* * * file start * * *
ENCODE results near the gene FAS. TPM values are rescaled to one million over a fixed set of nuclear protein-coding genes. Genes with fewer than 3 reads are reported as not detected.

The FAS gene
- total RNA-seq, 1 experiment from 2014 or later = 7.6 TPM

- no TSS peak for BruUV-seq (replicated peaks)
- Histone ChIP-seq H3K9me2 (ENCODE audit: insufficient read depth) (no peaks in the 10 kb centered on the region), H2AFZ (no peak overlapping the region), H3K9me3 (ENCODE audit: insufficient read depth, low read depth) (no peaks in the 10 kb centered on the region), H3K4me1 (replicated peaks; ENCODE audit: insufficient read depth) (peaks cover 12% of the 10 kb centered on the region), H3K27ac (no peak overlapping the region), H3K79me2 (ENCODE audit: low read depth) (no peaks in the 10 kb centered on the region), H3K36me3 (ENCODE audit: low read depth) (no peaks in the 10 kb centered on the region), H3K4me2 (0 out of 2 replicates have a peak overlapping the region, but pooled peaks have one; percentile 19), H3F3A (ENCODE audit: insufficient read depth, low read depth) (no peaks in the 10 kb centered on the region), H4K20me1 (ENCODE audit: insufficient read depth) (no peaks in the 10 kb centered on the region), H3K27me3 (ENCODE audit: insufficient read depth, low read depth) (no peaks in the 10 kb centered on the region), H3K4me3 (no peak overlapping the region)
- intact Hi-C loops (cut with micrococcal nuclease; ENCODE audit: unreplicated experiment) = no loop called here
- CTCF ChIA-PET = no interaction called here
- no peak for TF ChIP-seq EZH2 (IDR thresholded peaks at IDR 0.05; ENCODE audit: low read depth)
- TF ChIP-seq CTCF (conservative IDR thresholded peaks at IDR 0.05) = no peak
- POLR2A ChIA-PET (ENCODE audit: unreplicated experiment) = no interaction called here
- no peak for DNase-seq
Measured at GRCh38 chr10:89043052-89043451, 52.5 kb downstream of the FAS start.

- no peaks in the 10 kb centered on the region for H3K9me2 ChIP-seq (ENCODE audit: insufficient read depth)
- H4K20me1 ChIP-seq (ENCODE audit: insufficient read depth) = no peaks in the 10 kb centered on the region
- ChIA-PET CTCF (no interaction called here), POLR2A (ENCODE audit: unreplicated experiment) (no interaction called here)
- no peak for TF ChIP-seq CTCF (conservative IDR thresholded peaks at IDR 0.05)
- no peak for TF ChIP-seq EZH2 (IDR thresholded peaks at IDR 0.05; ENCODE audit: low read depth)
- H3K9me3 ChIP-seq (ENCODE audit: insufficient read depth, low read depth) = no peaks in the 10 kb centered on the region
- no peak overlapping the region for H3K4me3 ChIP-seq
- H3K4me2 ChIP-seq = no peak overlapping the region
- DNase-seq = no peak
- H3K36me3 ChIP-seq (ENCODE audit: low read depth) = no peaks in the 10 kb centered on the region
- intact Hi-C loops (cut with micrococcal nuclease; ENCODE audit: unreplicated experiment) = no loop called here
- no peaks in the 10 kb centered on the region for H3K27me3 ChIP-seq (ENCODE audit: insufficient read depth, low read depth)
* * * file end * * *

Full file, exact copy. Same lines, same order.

ENCODE results near the gene FAS. TPM values are rescaled to one million over a fixed set of nuclear protein-coding genes. Genes with fewer than 3 reads are reported as not detected.

The FAS gene
- total RNA-seq, 1 experiment from 2014 or later = 7.6 TPM

- no TSS peak for BruUV-seq (replicated peaks)
- Histone ChIP-seq H3K9me2 (ENCODE audit: insufficient read depth) (no peaks in the 10 kb centered on the region), H2AFZ (no peak overlapping the region), H3K9me3 (ENCODE audit: insufficient read depth, low read depth) (no peaks in the 10 kb centered on the region), H3K4me1 (replicated peaks; ENCODE audit: insufficient read depth) (peaks cover 12% of the 10 kb centered on the region), H3K27ac (no peak overlapping the region), H3K79me2 (ENCODE audit: low read depth) (no peaks in the 10 kb centered on the region), H3K36me3 (ENCODE audit: low read depth) (no peaks in the 10 kb centered on the region), H3K4me2 (0 out of 2 replicates have a peak overlapping the region, but pooled peaks have one; percentile 19), H3F3A (ENCODE audit: insufficient read depth, low read depth) (no peaks in the 10 kb centered on the region), H4K20me1 (ENCODE audit: insufficient read depth) (no peaks in the 10 kb centered on the region), H3K27me3 (ENCODE audit: insufficient read depth, low read depth) (no peaks in the 10 kb centered on the region), H3K4me3 (no peak overlapping the region)
- intact Hi-C loops (cut with micrococcal nuclease; ENCODE audit: unreplicated experiment) = no loop called here
- CTCF ChIA-PET = no interaction called here
- no peak for TF ChIP-seq EZH2 (IDR thresholded peaks at IDR 0.05; ENCODE audit: low read depth)
- TF ChIP-seq CTCF (conservative IDR thresholded peaks at IDR 0.05) = no peak
- POLR2A ChIA-PET (ENCODE audit: unreplicated experiment) = no interaction called here
- no peak for DNase-seq
Measured at GRCh38 chr10:89043052-89043451, 52.5 kb downstream of the FAS start.

- no peaks in the 10 kb centered on the region for H3K9me2 ChIP-seq (ENCODE audit: insufficient read depth)
- H4K20me1 ChIP-seq (ENCODE audit: insufficient read depth) = no peaks in the 10 kb centered on the region
- ChIA-PET CTCF (no interaction called here), POLR2A (ENCODE audit: unreplicated experiment) (no interaction called here)
- no peak for TF ChIP-seq CTCF (conservative IDR thresholded peaks at IDR 0.05)
- no peak for TF ChIP-seq EZH2 (IDR thresholded peaks at IDR 0.05; ENCODE audit: low read depth)
- H3K9me3 ChIP-seq (ENCODE audit: insufficient read depth, low read depth) = no peaks in the 10 kb centered on the region
- no peak overlapping the region for H3K4me3 ChIP-seq
- H3K4me2 ChIP-seq = no peak overlapping the region
- DNase-seq = no peak
- H3K36me3 ChIP-seq (ENCODE audit: low read depth) = no peaks in the 10 kb centered on the region
- intact Hi-C loops (cut with micrococcal nuclease; ENCODE audit: unreplicated experiment) = no loop called here
- no peaks in the 10 kb centered on the region for H3K27me3 ChIP-seq (ENCODE audit: insufficient read depth, low read depth)